Wednesday, March 29, 2023

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Banking woes send consumers looking for safer alternatives, some Indiana communities resist a dollar chain store "invasion," and a permit to build an oil pipeline tunnel under the Great Lakes is postponed.

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Republicans say it is premature to consider gun legislation after the Nashville shooting, federal officials are unsure it was a hate crime, and regulators say Silicon Valley Bank was aware of its financial risks.

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Finding childcare is a struggle everywhere, prompting North Carolina's Transylvania County to try a new approach. Maine is slowly building-out broadband access, but disagreements remain over whether local versus national companies should get the contracts, and specialty apps like "Farmers Dating" help those in small communities connect online.

Wildfires, Toxic Gases Blamed for 2020 Migratory Bird Deaths

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Monday, May 3, 2021   

SANTA FE, N.M. -- Migratory birds are returning to New Mexico after a 2020 migration that resulted in a mass die-off, but wildfires due to climate change remain a serious threat to their survival.

In August and September of last year, abnormally large numbers of birds turned up dead in people's backyards in New Mexico, Colorado and other western states. Concerned residents documented the event on a crowdsourced science platform called inaturalist.org.

Anni Yang, postdoctoral fellow in spatial ecology at Colorado State University, wanted to know if wildfires across the West had an impact.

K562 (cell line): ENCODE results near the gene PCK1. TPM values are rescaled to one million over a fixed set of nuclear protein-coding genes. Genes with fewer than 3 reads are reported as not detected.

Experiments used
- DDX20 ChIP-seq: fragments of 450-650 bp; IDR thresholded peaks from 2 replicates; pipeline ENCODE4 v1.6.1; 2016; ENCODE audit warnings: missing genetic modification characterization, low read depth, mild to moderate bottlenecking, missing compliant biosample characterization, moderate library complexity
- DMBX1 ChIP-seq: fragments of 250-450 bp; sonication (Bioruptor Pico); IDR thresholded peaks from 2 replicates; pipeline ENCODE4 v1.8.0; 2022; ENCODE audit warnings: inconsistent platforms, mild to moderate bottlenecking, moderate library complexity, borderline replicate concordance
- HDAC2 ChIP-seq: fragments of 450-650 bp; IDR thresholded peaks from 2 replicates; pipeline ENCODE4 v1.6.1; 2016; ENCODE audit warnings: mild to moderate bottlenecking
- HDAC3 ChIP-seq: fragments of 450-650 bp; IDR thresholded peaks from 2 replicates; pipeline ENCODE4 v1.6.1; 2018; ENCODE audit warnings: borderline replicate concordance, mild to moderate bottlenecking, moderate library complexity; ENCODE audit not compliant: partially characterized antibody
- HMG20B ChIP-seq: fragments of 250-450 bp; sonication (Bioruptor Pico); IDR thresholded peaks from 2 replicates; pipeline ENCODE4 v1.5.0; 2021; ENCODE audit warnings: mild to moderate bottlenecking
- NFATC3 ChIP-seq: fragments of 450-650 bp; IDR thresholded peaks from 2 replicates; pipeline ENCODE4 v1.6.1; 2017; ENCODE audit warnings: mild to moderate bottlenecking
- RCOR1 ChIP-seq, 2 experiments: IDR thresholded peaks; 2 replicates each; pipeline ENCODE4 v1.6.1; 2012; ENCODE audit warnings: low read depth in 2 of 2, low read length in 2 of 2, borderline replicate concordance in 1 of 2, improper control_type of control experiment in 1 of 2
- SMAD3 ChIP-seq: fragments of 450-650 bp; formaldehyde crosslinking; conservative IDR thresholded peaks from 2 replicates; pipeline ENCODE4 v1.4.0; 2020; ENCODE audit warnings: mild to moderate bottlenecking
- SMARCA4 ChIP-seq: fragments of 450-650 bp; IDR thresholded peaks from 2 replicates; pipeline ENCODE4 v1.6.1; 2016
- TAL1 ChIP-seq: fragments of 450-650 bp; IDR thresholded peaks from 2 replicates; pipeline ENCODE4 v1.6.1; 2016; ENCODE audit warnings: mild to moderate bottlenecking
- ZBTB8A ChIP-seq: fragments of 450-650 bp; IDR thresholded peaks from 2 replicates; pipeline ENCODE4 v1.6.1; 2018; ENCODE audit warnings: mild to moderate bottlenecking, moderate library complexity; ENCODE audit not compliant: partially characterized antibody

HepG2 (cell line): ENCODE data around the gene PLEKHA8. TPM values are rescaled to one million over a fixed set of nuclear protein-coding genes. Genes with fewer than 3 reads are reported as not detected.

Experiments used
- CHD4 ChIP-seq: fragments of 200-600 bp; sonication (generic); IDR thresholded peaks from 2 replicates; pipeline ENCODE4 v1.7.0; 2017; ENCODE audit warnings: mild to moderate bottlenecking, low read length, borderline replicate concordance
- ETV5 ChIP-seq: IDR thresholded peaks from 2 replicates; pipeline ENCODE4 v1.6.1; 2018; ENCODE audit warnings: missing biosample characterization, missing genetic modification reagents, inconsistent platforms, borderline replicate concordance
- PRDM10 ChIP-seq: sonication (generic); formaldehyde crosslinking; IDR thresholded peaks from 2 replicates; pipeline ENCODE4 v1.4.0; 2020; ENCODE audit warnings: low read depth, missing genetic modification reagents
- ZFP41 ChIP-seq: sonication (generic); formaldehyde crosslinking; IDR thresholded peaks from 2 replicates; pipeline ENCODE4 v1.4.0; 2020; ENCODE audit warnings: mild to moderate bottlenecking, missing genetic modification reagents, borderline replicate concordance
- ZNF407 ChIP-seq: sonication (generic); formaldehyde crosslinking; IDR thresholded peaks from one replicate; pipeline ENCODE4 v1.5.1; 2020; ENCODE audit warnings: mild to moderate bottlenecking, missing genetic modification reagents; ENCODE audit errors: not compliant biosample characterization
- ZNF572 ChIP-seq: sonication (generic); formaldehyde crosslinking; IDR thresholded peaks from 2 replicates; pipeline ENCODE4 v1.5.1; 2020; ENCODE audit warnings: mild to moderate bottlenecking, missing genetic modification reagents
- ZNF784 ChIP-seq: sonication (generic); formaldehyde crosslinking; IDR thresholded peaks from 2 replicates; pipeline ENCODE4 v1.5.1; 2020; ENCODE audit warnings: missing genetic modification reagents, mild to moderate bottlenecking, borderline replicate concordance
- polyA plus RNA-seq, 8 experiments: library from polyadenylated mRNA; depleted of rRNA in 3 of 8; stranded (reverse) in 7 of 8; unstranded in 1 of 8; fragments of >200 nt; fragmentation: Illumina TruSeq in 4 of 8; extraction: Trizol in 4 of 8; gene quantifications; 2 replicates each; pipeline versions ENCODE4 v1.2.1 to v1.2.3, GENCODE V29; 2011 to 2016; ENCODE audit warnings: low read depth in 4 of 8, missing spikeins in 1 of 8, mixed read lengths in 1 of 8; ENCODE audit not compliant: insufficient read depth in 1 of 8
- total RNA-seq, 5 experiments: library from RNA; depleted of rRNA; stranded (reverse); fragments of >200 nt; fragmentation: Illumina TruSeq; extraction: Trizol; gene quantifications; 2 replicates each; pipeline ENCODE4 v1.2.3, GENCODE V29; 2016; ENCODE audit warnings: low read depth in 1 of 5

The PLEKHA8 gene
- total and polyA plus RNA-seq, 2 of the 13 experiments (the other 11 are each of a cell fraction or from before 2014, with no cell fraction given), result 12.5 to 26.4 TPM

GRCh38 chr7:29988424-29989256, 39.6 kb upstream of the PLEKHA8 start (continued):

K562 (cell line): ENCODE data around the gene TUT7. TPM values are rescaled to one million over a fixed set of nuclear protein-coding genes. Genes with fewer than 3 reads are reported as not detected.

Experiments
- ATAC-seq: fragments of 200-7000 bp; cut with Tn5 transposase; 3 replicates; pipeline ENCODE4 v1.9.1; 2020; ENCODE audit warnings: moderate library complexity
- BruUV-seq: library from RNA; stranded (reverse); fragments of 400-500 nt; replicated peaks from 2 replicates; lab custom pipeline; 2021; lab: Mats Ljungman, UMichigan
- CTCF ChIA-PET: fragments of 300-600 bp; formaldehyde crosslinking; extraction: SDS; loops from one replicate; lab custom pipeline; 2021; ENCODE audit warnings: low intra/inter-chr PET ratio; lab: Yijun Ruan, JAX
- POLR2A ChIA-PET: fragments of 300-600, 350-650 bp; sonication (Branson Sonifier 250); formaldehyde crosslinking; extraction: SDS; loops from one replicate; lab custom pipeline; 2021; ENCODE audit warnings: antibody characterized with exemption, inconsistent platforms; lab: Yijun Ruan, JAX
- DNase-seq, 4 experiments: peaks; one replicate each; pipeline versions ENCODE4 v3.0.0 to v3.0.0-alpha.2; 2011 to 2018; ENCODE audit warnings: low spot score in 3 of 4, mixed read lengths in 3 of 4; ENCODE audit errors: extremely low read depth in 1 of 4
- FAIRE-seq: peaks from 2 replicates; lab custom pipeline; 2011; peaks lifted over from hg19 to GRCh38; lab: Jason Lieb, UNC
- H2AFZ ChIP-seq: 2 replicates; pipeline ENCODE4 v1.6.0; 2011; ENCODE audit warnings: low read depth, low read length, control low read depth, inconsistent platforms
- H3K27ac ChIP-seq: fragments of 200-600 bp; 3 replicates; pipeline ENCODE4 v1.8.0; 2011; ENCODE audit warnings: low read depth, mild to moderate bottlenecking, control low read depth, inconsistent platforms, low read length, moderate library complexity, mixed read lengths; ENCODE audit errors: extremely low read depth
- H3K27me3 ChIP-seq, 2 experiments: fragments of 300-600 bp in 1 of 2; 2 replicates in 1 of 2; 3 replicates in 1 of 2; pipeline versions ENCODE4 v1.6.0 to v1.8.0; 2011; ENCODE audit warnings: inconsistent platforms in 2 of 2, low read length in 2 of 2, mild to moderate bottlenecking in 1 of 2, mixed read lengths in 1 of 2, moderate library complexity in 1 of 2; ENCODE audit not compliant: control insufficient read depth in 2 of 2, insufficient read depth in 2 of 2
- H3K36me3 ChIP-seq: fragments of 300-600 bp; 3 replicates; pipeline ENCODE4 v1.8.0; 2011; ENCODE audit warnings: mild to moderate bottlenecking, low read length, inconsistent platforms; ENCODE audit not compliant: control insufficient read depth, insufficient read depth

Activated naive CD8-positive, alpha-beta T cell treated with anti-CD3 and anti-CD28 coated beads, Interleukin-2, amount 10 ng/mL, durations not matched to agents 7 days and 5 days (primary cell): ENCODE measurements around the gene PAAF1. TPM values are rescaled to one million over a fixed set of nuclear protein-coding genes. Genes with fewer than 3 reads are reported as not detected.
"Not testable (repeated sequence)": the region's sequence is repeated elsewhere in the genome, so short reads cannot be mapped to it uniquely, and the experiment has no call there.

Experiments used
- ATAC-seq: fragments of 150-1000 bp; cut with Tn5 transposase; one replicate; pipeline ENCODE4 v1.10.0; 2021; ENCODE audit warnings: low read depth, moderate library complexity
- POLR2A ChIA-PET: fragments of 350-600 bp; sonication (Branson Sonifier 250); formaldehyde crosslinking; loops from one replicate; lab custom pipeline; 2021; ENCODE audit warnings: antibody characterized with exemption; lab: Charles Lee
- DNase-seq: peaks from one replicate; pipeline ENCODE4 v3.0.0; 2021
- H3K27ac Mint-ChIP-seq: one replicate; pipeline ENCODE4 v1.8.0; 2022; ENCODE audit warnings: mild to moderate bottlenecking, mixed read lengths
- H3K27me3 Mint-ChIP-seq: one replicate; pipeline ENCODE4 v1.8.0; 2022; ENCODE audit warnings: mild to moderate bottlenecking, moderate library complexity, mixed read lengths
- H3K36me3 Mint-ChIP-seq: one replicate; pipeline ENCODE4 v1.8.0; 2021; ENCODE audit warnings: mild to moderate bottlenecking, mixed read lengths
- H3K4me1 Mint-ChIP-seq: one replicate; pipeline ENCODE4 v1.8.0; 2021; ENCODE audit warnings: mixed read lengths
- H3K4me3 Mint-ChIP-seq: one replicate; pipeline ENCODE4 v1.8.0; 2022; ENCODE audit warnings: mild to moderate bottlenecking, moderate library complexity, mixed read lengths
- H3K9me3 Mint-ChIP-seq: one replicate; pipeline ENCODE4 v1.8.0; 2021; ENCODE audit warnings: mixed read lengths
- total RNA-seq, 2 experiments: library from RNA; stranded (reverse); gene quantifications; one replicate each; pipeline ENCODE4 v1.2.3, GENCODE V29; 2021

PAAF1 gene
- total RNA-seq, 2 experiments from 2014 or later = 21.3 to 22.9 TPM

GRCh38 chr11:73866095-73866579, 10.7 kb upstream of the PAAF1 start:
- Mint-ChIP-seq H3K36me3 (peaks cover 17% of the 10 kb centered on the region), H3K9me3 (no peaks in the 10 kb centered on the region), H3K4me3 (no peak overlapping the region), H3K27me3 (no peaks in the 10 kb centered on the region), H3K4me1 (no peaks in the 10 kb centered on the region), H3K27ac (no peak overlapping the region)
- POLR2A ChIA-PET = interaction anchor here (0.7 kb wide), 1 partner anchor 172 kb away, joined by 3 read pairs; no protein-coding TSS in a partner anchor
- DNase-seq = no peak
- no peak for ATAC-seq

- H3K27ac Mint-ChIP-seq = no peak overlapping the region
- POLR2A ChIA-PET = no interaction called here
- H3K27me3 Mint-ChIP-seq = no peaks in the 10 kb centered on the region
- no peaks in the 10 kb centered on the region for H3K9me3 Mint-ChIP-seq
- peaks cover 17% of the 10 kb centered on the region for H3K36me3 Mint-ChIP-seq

"The wildfire and also the toxic gas and the smoke are major factors that will influence the spatial distribution of the birds' die-off events," Yang explained.

Yang noted while birds have adapted to wildfires, climate change has caused fires to burn hotter and larger than in previous centuries, making birds' respiratory systems more vulnerable.

According to the data, more birds died in urban areas, but Yang pointed out because the pandemic forced people to stay closer to home, they might have paid more attention to dead birds than people who live in rural areas.

She added the study looked at deaths of multiple migratory species, including warblers, geese, hummingbirds, swallows, flycatchers, and sparrows.

"If we have that every year, it will significantly impact the population structure and impact the population density of those migratory birds," Yang remarked.

Yang shared researchers also studied whether early winter storms in the West in 2020 played a role in the mass die-off about the same time. They found no strong correlation compared to wildfires and the toxic gases they produced.


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